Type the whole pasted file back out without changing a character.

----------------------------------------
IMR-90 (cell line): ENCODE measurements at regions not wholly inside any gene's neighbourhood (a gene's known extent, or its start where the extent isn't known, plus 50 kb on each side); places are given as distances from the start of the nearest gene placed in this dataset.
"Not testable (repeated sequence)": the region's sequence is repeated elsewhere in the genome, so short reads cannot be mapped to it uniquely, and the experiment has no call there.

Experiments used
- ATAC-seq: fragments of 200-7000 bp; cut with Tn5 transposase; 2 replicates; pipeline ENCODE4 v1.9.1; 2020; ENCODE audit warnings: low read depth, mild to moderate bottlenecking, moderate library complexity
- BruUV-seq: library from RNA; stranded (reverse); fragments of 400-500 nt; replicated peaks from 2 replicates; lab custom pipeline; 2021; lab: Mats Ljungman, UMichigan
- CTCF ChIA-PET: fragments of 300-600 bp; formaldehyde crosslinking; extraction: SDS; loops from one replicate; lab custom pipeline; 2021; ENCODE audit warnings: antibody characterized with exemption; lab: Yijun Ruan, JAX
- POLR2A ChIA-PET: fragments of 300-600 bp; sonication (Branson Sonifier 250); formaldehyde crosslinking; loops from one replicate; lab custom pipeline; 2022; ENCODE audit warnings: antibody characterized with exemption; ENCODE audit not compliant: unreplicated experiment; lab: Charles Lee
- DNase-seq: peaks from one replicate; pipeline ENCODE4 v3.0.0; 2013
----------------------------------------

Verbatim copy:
IMR-90 (cell line): ENCODE measurements at regions not wholly inside any gene's neighbourhood (a gene's known extent, or its start where the extent isn't known, plus 50 kb on each side); places are given as distances from the start of the nearest gene placed in this dataset.
"Not testable (repeated sequence)": the region's sequence is repeated elsewhere in the genome, so short reads cannot be mapped to it uniquely, and the experiment has no call there.

Experiments used
- ATAC-seq: fragments of 200-7000 bp; cut with Tn5 transposase; 2 replicates; pipeline ENCODE4 v1.9.1; 2020; ENCODE audit warnings: low read depth, mild to moderate bottlenecking, moderate library complexity
- BruUV-seq: library from RNA; stranded (reverse); fragments of 400-500 nt; replicated peaks from 2 replicates; lab custom pipeline; 2021; lab: Mats Ljungman, UMichigan
- CTCF ChIA-PET: fragments of 300-600 bp; formaldehyde crosslinking; extraction: SDS; loops from one replicate; lab custom pipeline; 2021; ENCODE audit warnings: antibody characterized with exemption; lab: Yijun Ruan, JAX
- POLR2A ChIA-PET: fragments of 300-600 bp; sonication (Branson Sonifier 250); formaldehyde crosslinking; loops from one replicate; lab custom pipeline; 2022; ENCODE audit warnings: antibody characterized with exemption; ENCODE audit not compliant: unreplicated experiment; lab: Charles Lee
- DNase-seq: peaks from one replicate; pipeline ENCODE4 v3.0.0; 2013